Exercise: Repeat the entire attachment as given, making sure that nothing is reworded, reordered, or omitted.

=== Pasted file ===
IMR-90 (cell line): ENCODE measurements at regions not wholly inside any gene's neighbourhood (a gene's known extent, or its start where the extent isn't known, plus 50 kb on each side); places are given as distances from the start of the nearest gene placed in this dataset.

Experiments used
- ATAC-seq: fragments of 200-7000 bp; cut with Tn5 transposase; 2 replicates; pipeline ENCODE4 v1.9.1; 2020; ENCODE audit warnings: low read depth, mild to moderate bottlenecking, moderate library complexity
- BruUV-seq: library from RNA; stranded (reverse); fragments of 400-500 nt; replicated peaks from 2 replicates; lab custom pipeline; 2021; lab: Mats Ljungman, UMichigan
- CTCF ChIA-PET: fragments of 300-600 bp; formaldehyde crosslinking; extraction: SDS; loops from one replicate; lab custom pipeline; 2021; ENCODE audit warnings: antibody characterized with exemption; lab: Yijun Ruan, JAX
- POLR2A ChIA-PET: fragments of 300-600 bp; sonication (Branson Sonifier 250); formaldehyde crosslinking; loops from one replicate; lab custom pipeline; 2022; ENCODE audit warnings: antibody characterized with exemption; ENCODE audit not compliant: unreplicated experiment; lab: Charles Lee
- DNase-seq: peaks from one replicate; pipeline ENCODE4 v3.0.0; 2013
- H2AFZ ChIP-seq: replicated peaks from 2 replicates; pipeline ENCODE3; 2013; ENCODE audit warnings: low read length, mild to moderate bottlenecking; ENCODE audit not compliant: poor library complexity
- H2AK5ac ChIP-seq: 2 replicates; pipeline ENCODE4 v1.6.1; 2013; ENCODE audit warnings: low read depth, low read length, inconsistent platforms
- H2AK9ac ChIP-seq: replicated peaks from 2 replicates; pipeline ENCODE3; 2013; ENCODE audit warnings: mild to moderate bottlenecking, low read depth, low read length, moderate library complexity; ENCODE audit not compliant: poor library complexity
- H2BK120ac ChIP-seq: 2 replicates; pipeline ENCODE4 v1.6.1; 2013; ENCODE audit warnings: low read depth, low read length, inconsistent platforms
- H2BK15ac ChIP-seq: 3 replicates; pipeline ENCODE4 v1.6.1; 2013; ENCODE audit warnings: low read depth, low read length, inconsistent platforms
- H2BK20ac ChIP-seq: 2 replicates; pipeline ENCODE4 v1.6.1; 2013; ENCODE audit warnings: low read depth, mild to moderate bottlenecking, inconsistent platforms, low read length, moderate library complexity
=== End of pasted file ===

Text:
IMR-90 (cell line): ENCODE measurements at regions not wholly inside any gene's neighbourhood (a gene's known extent, or its start where the extent isn't known, plus 50 kb on each side); places are given as distances from the start of the nearest gene placed in this dataset.

Experiments used
- ATAC-seq: fragments of 200-7000 bp; cut with Tn5 transposase; 2 replicates; pipeline ENCODE4 v1.9.1; 2020; ENCODE audit warnings: low read depth, mild to moderate bottlenecking, moderate library complexity
- BruUV-seq: library from RNA; stranded (reverse); fragments of 400-500 nt; replicated peaks from 2 replicates; lab custom pipeline; 2021; lab: Mats Ljungman, UMichigan
- CTCF ChIA-PET: fragments of 300-600 bp; formaldehyde crosslinking; extraction: SDS; loops from one replicate; lab custom pipeline; 2021; ENCODE audit warnings: antibody characterized with exemption; lab: Yijun Ruan, JAX
- POLR2A ChIA-PET: fragments of 300-600 bp; sonication (Branson Sonifier 250); formaldehyde crosslinking; loops from one replicate; lab custom pipeline; 2022; ENCODE audit warnings: antibody characterized with exemption; ENCODE audit not compliant: unreplicated experiment; lab: Charles Lee
- DNase-seq: peaks from one replicate; pipeline ENCODE4 v3.0.0; 2013
- H2AFZ ChIP-seq: replicated peaks from 2 replicates; pipeline ENCODE3; 2013; ENCODE audit warnings: low read length, mild to moderate bottlenecking; ENCODE audit not compliant: poor library complexity
- H2AK5ac ChIP-seq: 2 replicates; pipeline ENCODE4 v1.6.1; 2013; ENCODE audit warnings: low read depth, low read length, inconsistent platforms
- H2AK9ac ChIP-seq: replicated peaks from 2 replicates; pipeline ENCODE3; 2013; ENCODE audit warnings: mild to moderate bottlenecking, low read depth, low read length, moderate library complexity; ENCODE audit not compliant: poor library complexity
- H2BK120ac ChIP-seq: 2 replicates; pipeline ENCODE4 v1.6.1; 2013; ENCODE audit warnings: low read depth, low read length, inconsistent platforms
- H2BK15ac ChIP-seq: 3 replicates; pipeline ENCODE4 v1.6.1; 2013; ENCODE audit warnings: low read depth, low read length, inconsistent platforms
- H2BK20ac ChIP-seq: 2 replicates; pipeline ENCODE4 v1.6.1; 2013; ENCODE audit warnings: low read depth, mild to moderate bottlenecking, inconsistent platforms, low read length, moderate library complexity